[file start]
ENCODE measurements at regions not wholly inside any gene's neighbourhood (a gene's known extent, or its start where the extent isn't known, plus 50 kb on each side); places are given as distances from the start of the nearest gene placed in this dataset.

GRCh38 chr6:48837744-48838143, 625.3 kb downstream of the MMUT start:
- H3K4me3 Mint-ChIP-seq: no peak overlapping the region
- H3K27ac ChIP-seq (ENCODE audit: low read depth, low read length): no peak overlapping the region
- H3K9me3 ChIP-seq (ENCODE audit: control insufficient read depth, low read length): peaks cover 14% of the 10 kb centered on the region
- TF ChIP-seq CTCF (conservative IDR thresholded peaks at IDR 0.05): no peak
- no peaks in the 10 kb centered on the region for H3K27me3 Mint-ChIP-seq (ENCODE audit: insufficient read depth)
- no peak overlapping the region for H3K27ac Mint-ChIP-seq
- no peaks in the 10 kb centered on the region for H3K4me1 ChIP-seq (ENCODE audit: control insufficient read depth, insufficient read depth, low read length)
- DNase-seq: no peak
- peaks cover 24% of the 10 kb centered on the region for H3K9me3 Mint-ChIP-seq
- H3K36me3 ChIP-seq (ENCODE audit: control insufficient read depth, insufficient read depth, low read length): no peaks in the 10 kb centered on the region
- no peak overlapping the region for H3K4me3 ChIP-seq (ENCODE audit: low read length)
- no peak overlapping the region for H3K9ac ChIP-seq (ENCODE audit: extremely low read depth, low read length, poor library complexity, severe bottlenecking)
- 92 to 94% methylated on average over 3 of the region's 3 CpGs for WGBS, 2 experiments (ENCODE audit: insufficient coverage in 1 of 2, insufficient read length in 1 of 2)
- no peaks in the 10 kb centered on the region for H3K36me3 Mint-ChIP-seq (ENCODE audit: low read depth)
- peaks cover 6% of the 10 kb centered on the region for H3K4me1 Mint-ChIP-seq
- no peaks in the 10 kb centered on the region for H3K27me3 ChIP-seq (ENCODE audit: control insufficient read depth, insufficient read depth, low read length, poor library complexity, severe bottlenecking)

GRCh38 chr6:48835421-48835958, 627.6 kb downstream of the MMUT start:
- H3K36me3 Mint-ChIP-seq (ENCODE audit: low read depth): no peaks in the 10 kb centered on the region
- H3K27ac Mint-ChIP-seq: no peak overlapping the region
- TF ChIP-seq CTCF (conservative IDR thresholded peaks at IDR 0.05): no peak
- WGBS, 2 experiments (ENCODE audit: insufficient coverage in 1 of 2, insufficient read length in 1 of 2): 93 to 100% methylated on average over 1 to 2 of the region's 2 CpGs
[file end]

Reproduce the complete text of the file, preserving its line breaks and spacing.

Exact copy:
ENCODE measurements at regions not wholly inside any gene's neighbourhood (a gene's known extent, or its start where the extent isn't known, plus 50 kb on each side); places are given as distances from the start of the nearest gene placed in this dataset.

GRCh38 chr6:48837744-48838143, 625.3 kb downstream of the MMUT start:
- H3K4me3 Mint-ChIP-seq: no peak overlapping the region
- H3K27ac ChIP-seq (ENCODE audit: low read depth, low read length): no peak overlapping the region
- H3K9me3 ChIP-seq (ENCODE audit: control insufficient read depth, low read length): peaks cover 14% of the 10 kb centered on the region
- TF ChIP-seq CTCF (conservative IDR thresholded peaks at IDR 0.05): no peak
- no peaks in the 10 kb centered on the region for H3K27me3 Mint-ChIP-seq (ENCODE audit: insufficient read depth)
- no peak overlapping the region for H3K27ac Mint-ChIP-seq
- no peaks in the 10 kb centered on the region for H3K4me1 ChIP-seq (ENCODE audit: control insufficient read depth, insufficient read depth, low read length)
- DNase-seq: no peak
- peaks cover 24% of the 10 kb centered on the region for H3K9me3 Mint-ChIP-seq
- H3K36me3 ChIP-seq (ENCODE audit: control insufficient read depth, insufficient read depth, low read length): no peaks in the 10 kb centered on the region
- no peak overlapping the region for H3K4me3 ChIP-seq (ENCODE audit: low read length)
- no peak overlapping the region for H3K9ac ChIP-seq (ENCODE audit: extremely low read depth, low read length, poor library complexity, severe bottlenecking)
- 92 to 94% methylated on average over 3 of the region's 3 CpGs for WGBS, 2 experiments (ENCODE audit: insufficient coverage in 1 of 2, insufficient read length in 1 of 2)
- no peaks in the 10 kb centered on the region for H3K36me3 Mint-ChIP-seq (ENCODE audit: low read depth)
- peaks cover 6% of the 10 kb centered on the region for H3K4me1 Mint-ChIP-seq
- no peaks in the 10 kb centered on the region for H3K27me3 ChIP-seq (ENCODE audit: control insufficient read depth, insufficient read depth, low read length, poor library complexity, severe bottlenecking)

GRCh38 chr6:48835421-48835958, 627.6 kb downstream of the MMUT start:
- H3K36me3 Mint-ChIP-seq (ENCODE audit: low read depth): no peaks in the 10 kb centered on the region
- H3K27ac Mint-ChIP-seq: no peak overlapping the region
- TF ChIP-seq CTCF (conservative IDR thresholded peaks at IDR 0.05): no peak
- WGBS, 2 experiments (ENCODE audit: insufficient coverage in 1 of 2, insufficient read length in 1 of 2): 93 to 100% methylated on average over 1 to 2 of the region's 2 CpGs